No, I didn’t see Eddie Vedder last night, thanks for asking. Mr. Vedder is a bit older than I am, but I’m happy to see that his first concert, like mine, was Bruce Springsteen. Although mine was about 8 years later than his. And of course, my favorite Cubs player was Bill Buckner, not Jose Cardenal.
Vedder reminisced about being in â€œthe worst seat in the houseâ€? at the same venue in 1978 to see his first concert: Bruce Springsteen. He talked about whiling away afternoons in Wrigley Field watching his favorite player, the Cubsâ€™ Jose Cardenal, and he addressed his fellow â€œfoul-weather fansâ€? in an ode to the perpetual North Side losers.
On the other side, Jim Derogatis gives a surprisingly warm review as well:
The highlights were many, the missteps negligible, but there can be no denying that the night’s most emotional moment came when Vedder was joined onstage by Tomas Young, a Kansas City native and army veteran who was paralyzed after he was shot while riding in an unarmored humvee in Iraq in 2004.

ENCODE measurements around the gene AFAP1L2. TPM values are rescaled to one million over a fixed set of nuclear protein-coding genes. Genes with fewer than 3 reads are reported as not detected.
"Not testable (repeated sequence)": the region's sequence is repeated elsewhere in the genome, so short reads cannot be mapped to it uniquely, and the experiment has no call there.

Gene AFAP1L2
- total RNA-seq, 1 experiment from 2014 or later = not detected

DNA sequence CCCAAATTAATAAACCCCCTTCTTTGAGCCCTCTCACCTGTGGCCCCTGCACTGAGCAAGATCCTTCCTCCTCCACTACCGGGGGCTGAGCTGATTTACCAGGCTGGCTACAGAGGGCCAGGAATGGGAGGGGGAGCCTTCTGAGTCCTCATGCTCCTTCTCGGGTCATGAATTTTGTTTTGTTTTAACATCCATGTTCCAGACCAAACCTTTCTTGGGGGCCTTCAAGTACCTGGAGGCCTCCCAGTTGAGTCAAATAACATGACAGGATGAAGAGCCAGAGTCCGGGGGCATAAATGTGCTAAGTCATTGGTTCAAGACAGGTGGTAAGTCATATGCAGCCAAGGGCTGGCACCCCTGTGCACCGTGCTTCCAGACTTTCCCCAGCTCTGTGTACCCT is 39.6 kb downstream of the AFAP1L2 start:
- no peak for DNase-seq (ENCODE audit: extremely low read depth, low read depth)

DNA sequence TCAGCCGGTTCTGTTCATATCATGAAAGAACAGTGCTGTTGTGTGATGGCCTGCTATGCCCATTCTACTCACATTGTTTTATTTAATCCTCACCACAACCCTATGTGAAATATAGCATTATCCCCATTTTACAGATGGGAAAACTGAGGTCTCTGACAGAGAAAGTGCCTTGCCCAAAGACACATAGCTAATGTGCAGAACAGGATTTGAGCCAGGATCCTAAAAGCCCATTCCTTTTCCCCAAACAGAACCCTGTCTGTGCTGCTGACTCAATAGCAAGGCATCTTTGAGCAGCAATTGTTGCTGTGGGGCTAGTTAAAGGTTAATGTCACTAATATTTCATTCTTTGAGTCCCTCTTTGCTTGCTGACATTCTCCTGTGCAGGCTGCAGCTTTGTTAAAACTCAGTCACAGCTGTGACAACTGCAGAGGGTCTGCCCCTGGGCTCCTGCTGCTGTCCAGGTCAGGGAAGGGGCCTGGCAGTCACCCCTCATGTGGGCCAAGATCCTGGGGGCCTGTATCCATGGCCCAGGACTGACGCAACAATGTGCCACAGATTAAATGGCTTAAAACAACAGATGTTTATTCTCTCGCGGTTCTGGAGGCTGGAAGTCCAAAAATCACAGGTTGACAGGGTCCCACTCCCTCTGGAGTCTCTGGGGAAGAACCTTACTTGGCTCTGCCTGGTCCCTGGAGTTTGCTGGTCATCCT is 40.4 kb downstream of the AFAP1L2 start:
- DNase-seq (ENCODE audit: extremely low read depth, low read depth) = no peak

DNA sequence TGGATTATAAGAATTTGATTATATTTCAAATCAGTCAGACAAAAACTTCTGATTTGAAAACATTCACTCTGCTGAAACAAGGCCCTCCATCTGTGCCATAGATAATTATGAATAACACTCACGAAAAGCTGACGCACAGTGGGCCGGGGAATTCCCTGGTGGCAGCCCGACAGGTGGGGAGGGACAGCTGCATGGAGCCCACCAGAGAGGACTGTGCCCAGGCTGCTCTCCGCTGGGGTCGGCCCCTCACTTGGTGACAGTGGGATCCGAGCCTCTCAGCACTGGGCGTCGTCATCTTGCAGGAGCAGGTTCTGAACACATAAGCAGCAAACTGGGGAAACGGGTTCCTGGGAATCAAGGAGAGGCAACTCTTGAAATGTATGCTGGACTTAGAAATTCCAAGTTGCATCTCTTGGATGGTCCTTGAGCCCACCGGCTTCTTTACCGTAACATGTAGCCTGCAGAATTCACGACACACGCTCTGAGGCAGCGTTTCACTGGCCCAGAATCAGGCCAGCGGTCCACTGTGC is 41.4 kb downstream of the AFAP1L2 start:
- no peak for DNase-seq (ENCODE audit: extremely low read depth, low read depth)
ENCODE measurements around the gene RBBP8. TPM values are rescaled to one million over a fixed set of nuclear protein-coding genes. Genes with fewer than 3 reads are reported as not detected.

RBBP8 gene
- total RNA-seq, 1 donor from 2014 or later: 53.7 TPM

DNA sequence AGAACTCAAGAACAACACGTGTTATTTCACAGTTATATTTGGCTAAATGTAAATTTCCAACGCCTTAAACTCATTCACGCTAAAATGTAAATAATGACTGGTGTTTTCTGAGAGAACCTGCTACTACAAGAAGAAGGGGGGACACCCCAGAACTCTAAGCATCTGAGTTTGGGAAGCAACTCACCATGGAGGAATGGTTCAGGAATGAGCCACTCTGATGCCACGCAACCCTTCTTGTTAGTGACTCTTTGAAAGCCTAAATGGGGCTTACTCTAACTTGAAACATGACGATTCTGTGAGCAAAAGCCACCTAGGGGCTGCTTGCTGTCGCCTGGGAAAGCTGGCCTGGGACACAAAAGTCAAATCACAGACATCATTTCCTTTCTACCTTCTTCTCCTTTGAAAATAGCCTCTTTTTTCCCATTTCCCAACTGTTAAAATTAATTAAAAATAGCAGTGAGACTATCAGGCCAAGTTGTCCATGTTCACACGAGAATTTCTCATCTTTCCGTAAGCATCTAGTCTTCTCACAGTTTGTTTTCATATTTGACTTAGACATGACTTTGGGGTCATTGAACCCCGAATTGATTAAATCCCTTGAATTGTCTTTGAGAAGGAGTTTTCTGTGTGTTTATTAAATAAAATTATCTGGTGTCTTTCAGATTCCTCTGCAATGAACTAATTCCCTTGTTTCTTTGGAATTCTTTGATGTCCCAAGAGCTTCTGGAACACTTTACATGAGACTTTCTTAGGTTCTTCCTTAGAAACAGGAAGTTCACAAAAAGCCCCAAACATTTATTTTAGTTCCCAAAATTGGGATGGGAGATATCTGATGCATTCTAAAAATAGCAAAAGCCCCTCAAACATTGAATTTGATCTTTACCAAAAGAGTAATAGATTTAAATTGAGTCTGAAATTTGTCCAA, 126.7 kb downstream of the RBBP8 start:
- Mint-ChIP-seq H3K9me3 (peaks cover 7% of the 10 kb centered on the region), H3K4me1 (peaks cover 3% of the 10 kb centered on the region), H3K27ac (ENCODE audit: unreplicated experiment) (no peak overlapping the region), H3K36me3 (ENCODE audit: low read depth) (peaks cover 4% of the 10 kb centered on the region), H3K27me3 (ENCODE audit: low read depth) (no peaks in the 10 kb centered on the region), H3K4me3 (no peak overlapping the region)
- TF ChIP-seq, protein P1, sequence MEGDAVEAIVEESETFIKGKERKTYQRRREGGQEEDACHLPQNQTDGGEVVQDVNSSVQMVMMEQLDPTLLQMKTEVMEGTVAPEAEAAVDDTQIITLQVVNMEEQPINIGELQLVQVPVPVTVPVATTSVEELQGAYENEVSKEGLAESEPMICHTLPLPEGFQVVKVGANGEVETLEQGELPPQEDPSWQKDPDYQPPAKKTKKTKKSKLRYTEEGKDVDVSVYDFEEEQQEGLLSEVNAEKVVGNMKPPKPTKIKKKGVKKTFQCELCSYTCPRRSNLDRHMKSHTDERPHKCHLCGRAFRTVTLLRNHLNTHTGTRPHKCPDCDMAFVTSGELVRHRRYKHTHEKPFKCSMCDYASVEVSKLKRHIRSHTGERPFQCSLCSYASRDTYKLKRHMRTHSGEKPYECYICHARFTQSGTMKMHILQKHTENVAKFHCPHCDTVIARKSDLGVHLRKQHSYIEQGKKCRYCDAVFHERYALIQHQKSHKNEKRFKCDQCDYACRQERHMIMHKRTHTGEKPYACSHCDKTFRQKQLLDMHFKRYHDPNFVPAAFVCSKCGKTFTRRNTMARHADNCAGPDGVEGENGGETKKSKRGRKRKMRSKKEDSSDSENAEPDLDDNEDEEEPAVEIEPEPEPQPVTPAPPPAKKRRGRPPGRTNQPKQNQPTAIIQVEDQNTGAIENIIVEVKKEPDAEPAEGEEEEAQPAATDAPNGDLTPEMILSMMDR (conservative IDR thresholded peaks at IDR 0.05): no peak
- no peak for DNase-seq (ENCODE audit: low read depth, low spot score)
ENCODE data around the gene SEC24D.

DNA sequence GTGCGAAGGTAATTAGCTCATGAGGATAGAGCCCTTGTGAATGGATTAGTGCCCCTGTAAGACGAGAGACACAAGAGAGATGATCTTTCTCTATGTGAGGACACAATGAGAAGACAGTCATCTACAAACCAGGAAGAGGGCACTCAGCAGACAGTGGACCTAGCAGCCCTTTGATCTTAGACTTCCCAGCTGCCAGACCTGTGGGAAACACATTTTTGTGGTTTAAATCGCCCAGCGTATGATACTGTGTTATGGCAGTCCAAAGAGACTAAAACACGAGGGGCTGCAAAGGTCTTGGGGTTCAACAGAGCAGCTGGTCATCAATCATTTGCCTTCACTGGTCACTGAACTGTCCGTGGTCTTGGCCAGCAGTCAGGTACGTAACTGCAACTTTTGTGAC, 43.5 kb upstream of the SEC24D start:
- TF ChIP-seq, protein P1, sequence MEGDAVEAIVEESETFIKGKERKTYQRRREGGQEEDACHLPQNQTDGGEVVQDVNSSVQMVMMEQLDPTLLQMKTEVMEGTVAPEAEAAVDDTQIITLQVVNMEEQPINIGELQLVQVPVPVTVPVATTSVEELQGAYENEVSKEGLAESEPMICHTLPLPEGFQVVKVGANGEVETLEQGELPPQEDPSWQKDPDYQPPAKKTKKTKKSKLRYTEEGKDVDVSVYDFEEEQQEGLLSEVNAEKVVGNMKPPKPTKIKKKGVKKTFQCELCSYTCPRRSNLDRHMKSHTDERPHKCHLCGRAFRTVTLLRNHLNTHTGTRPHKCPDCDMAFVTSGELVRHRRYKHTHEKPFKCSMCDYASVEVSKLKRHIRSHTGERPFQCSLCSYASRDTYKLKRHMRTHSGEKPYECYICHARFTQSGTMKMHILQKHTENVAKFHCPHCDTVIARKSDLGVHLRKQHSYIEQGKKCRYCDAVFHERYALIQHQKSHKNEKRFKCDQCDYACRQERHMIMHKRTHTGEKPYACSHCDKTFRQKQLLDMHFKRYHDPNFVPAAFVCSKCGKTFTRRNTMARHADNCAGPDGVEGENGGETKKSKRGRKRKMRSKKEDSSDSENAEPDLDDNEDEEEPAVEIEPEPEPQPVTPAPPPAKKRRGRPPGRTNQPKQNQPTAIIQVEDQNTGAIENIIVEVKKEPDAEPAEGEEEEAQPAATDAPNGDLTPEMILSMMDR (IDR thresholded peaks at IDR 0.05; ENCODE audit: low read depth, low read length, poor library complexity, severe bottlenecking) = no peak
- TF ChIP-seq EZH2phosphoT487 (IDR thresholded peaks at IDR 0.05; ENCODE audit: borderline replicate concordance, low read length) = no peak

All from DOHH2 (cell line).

Now an outspoken anti-war activist undergoing physical therapy in Chicago, Young co-wrote the song “No More” with Vedder, and it was included on the soundtrack of the Phil Donohue-directed documentary “Body of War.”
Thursday night, the vet sat in his wheelchair beside the musician. Young nodded his head ever so slightly as Vedder howled the simple but poignant words and the crowd, which remained standing after giving Young a lengthy ovation, joined with full throats on every chorus: “No more war. No more war.”
It’s been a long time since Pearl Jam produced a moment so simple but moving, spontaneous but theatrical and ultimately unforgettable. And fans who didn’t bother to listen truly missed out.